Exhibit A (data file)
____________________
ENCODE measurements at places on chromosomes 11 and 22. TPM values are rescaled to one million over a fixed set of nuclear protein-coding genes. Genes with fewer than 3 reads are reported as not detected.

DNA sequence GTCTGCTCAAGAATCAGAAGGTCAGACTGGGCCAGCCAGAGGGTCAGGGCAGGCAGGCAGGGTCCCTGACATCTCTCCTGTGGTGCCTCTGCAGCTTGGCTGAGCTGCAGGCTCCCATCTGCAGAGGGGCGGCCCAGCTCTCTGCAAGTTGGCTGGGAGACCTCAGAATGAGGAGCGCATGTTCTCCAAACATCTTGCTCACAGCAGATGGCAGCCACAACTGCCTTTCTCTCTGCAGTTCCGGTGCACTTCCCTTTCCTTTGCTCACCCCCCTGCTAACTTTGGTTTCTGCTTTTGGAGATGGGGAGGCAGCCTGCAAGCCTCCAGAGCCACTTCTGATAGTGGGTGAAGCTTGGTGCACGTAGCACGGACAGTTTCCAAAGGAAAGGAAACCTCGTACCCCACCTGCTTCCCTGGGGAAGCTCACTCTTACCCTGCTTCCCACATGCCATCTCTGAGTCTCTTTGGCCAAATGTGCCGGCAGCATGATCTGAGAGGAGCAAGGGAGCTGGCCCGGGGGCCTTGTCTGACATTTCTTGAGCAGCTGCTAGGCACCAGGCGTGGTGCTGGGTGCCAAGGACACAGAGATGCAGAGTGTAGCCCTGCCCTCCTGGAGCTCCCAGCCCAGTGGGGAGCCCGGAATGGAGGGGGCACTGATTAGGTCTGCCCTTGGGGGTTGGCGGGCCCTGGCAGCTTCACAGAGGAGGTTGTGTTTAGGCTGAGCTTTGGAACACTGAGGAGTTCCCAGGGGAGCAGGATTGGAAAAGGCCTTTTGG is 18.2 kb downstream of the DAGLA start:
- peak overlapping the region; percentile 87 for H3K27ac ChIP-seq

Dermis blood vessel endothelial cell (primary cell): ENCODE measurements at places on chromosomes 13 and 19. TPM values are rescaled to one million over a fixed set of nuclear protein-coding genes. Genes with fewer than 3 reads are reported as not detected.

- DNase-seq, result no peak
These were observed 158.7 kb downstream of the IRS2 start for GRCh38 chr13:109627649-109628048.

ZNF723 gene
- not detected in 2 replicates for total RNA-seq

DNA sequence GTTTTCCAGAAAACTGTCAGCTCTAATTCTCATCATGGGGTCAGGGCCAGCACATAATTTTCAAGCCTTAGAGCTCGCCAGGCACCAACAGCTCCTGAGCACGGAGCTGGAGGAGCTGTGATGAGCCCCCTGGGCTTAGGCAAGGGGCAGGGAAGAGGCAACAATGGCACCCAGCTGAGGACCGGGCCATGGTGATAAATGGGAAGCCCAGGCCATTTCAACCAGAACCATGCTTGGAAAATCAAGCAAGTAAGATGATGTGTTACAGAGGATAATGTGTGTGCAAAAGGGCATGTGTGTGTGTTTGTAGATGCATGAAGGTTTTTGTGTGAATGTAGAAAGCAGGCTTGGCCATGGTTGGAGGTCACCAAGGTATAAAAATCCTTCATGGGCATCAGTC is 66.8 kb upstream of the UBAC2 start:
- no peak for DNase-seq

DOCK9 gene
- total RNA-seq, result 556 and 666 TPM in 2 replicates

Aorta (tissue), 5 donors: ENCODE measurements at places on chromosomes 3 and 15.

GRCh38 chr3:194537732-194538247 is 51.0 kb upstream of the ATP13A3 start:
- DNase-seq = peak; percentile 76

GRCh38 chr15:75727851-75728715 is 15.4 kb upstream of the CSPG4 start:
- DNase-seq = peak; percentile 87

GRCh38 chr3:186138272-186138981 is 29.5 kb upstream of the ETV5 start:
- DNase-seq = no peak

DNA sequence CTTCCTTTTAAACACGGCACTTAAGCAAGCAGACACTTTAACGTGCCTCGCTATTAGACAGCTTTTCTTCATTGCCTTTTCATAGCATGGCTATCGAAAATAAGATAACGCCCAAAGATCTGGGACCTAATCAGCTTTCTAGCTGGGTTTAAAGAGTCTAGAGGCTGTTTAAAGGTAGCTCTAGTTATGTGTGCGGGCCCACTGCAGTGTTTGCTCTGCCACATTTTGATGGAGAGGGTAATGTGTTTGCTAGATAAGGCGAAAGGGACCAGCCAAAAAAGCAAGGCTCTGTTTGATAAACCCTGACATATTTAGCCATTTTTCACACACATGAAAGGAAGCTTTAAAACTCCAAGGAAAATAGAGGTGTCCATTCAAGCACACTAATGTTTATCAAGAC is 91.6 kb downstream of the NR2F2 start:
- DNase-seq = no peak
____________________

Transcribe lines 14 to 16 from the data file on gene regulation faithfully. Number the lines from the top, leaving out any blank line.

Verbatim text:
GRCh38 chr3:194537732-194538247 is 51.0 kb upstream of the ATP13A3 start:
- DNase-seq = peak; percentile 76

GRCh38 chr15:75727851-75728715 is 15.4 kb upstream of the CSPG4 start: